In­ter­view Tanya Ta­gaq

For the Inuk throat singer, the stage is a sanc­tu­ary and a place for risk-tak­ing


“I don’t ever want to be a Kraft cheese slice of mu­sic. Overly pro­cessed, pre-con­ceived to pla­cate the masses, bland and as chem­i­cal as pos­si­ble just so it can be bought.”

TANYA TA­GAQ at Trin­ity St. Paul’s Cen­tre (427 Bloor West), Fri­day (Novem­ber 25), doors 7:30 pm, all ages. $34.50. tick­et­fly. com, ro­, sound­scapes­mu­

For Tanya Ta­gaq, the stage is a sanc­tu­ary.

When the Inuk throat singer per­forms, she es­capes her self­pro­fessed neu­roses – the fears, anx­i­eties and lit­tle voices that make her ques­tion her­self daily: Am I a good mother? Am I a good hu­man be­ing? Am I good? Per­form­ing gives her the same sense of calm she feels when she’s back in Nu­navut, some 3,200 kilo­me­tres away from her newly adopted home in Toronto.

“I’m con­stantly over­think­ing ev­ery­thing,” says Ta­gaq in her quiet, sweet voice, “and all of a sud­den you go on­stage and it’s a re­lief. You get to press pause for a lit­tle bit. That’s how it feels when you’re on the land at home.”

When I reach Ta­gaq by phone, she’s in Alaska, wait­ing to sound­check for her con­cert that evening. It’s two days af­ter Don­ald Trump was elected pres­i­dent, and she’s still reel­ing from the re­sults. “I’m so an­gry I want to scream my face off, which is prob­a­bly what I will do tonight.”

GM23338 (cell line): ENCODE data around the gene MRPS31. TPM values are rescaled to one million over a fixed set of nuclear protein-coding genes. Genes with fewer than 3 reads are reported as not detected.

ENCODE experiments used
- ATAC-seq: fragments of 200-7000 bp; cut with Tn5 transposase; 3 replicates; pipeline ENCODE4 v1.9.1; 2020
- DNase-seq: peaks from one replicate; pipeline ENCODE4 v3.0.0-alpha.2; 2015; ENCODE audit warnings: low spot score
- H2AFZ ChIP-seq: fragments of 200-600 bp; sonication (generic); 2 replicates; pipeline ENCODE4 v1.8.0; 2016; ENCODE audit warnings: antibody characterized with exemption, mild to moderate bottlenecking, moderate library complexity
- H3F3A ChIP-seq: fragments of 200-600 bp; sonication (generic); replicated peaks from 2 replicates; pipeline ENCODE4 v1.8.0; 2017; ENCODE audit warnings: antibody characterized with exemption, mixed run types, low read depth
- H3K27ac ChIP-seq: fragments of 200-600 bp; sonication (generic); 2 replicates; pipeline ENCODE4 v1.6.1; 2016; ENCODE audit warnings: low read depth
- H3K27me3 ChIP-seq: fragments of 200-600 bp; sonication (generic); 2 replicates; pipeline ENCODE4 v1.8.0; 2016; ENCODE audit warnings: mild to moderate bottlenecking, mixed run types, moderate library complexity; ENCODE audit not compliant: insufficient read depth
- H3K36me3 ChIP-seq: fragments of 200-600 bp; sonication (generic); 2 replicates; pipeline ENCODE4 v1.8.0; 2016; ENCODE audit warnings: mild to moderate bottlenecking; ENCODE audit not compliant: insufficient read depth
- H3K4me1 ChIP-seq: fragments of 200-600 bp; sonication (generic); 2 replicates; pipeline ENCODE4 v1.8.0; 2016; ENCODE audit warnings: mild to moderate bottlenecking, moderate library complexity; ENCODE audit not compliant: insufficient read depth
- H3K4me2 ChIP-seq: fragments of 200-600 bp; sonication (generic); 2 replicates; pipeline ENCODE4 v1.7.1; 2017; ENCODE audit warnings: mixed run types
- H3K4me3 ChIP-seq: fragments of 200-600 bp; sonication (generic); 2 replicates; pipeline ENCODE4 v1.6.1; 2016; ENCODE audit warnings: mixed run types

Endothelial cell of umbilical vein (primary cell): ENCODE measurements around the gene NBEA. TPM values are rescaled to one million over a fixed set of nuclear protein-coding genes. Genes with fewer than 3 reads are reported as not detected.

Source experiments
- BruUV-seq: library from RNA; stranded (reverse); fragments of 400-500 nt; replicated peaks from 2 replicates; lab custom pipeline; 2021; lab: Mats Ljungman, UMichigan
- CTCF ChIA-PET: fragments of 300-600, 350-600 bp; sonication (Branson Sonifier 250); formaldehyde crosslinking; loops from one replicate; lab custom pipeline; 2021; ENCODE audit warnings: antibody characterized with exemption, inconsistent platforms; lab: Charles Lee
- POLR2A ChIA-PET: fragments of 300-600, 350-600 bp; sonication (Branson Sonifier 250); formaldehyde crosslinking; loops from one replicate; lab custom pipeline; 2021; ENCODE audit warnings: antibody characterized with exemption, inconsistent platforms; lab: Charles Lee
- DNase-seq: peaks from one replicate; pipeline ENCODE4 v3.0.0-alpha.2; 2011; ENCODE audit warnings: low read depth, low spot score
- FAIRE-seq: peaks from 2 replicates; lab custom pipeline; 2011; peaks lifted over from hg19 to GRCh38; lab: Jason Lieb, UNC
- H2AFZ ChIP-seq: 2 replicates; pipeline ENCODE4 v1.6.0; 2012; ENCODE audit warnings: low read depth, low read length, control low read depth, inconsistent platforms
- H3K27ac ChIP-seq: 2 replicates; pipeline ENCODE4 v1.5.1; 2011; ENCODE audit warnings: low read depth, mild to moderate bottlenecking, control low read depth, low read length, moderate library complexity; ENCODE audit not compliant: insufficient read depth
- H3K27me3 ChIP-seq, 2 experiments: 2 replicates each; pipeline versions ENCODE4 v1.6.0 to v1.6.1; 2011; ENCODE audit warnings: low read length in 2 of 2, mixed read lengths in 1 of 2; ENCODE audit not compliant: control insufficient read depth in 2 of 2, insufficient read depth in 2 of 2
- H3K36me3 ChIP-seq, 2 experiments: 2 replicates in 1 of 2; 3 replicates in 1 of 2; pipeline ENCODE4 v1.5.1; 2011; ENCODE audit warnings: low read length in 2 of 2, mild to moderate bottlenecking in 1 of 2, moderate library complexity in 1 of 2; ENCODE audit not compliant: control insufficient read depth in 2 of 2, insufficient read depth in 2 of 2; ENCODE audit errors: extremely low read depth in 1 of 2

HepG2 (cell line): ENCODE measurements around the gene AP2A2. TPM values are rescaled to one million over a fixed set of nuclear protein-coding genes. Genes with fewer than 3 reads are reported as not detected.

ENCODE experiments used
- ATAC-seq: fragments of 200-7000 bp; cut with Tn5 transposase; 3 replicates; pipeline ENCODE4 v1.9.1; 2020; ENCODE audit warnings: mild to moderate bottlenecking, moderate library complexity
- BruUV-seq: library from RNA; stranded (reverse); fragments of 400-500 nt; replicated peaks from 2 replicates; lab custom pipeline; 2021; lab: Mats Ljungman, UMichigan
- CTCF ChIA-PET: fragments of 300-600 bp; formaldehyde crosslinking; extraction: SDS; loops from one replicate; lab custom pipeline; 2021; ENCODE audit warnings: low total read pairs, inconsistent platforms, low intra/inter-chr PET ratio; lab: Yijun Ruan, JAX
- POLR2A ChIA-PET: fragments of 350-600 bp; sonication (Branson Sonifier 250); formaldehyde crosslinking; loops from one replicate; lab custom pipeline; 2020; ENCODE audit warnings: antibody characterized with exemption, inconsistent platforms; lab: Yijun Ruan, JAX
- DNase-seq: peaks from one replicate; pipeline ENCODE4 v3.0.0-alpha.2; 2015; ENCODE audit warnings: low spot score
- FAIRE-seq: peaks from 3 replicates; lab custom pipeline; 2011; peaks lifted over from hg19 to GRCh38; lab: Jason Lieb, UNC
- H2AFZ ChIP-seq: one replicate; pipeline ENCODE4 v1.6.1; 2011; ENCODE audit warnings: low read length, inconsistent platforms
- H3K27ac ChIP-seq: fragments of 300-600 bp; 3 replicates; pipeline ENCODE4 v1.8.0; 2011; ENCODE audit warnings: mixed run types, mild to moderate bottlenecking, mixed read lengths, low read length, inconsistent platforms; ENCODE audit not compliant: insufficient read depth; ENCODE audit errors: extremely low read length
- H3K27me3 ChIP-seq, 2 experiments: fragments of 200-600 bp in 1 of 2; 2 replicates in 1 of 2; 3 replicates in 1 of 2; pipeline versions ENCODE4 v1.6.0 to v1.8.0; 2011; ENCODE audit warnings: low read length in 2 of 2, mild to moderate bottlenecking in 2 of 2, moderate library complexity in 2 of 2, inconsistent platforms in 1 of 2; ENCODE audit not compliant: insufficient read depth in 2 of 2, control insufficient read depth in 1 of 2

It’s also three weeks since the re­lease of her pow­er­ful, po­lit­i­cally charged fourth al­bum, Ret­ri­bu­tion (Six Shooter), the fol­low­up to her 2014 Po­laris Prizewin­ning An­imism.

On­stage, bare­foot in fancy gowns, Ta­gaq growls, grunts and snarls, stretch­ing her lar­ynx to such lim­its, her voice seems to be com­ing not from one body but sev­eral. Ta­gaq doesn’t do any vo­cal warm­ups be­fore­hand. “All my singer friends warm up, and maybe I’m just an idiot. I don’t stretch be­fore I run ei­ther.”

For most per­for­mances, she’s flanked by her long­stand­ing band­mates, vi­o­lin­ist/pro­ducer Jesse Zubot and per­cus­sion­ist Jean Martin, who pro­vide the lush yet chaotic sound­scapes that Ta­gaq’s largely word­less vo­cal­iza­tions can ex­plore and con­quer.

“We’ve de­vel­oped our own lan­guage,” Ta­gaq says.

Her con­certs are so vis­ceral, au­di­ence mem­bers have been known to break down in tears, laugh ner­vously or judge them as overly sex­ual. The YouTube com­ments on her Po­laris Prize gala per­for­mance range from declar­ing Ta­gaq a mu­si­cal ge­nius to de­scrib­ing her as the “ex­or­cist girl hav­ing an or­gasm.” Ta­gaq chalks up the lat­ter re­marks to so­ci­ety’s weird re­la­tion­ship with sex.

“It’s in­ter­est­ing how some­one can come to a show and see all the anger and fe­roc­ity and then go, ‘Oh, that was re­ally sex­ual!’ A lot of peo­ple get un­com­fort­able [be­cause] it’s a woman ac­tu­ally own­ing her body and not pan­der­ing to the male idea of what sex­u­al­ity is.”

Yet the per­former­au­di­ence con­nec­ tion is sym­bi­otic for Ta­gaq.